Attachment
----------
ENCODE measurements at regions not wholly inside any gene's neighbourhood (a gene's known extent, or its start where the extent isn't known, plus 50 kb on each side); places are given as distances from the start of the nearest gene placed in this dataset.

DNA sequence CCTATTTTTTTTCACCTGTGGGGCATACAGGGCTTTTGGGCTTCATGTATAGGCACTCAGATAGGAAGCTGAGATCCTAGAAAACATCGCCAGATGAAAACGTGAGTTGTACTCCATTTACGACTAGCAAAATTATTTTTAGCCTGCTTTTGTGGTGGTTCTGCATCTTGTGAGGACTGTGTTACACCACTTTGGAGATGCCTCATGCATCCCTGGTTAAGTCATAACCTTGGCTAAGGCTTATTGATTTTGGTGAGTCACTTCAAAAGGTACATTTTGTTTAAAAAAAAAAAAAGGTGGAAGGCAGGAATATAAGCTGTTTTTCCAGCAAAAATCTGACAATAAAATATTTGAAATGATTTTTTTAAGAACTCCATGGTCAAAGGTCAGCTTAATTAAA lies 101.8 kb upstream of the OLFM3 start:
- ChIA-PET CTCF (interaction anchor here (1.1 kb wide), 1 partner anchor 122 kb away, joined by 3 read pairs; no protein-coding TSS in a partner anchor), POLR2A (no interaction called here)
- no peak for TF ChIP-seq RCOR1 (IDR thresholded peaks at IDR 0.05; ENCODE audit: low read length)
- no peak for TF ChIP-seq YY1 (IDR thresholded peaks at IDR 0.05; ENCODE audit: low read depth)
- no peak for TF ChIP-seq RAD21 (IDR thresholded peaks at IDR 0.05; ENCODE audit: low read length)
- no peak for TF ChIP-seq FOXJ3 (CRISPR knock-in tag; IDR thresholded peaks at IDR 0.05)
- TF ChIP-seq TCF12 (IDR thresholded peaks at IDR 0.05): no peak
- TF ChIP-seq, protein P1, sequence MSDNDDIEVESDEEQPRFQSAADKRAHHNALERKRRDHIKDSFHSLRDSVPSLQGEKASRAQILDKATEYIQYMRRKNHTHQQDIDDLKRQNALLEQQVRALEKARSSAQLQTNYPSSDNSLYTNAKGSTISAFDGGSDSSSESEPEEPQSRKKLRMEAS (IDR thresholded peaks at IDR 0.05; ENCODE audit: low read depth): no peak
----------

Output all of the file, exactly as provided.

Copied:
ENCODE measurements at regions not wholly inside any gene's neighbourhood (a gene's known extent, or its start where the extent isn't known, plus 50 kb on each side); places are given as distances from the start of the nearest gene placed in this dataset.

DNA sequence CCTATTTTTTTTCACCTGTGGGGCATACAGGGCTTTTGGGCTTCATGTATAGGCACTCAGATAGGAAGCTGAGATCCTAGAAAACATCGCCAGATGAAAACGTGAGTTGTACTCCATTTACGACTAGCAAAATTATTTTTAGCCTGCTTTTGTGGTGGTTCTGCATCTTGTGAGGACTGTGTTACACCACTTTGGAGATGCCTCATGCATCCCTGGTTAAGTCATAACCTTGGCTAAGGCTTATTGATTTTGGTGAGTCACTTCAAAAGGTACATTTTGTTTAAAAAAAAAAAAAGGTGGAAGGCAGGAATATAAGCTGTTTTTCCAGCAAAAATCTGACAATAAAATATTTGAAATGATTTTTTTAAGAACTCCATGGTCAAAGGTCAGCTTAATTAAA lies 101.8 kb upstream of the OLFM3 start:
- ChIA-PET CTCF (interaction anchor here (1.1 kb wide), 1 partner anchor 122 kb away, joined by 3 read pairs; no protein-coding TSS in a partner anchor), POLR2A (no interaction called here)
- no peak for TF ChIP-seq RCOR1 (IDR thresholded peaks at IDR 0.05; ENCODE audit: low read length)
- no peak for TF ChIP-seq YY1 (IDR thresholded peaks at IDR 0.05; ENCODE audit: low read depth)
- no peak for TF ChIP-seq RAD21 (IDR thresholded peaks at IDR 0.05; ENCODE audit: low read length)
- no peak for TF ChIP-seq FOXJ3 (CRISPR knock-in tag; IDR thresholded peaks at IDR 0.05)
- TF ChIP-seq TCF12 (IDR thresholded peaks at IDR 0.05): no peak
- TF ChIP-seq, protein P1, sequence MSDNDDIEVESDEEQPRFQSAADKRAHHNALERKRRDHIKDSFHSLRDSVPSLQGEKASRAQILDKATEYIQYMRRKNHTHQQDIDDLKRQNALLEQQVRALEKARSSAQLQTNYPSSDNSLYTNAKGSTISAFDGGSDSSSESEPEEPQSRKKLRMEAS (IDR thresholded peaks at IDR 0.05; ENCODE audit: low read depth): no peak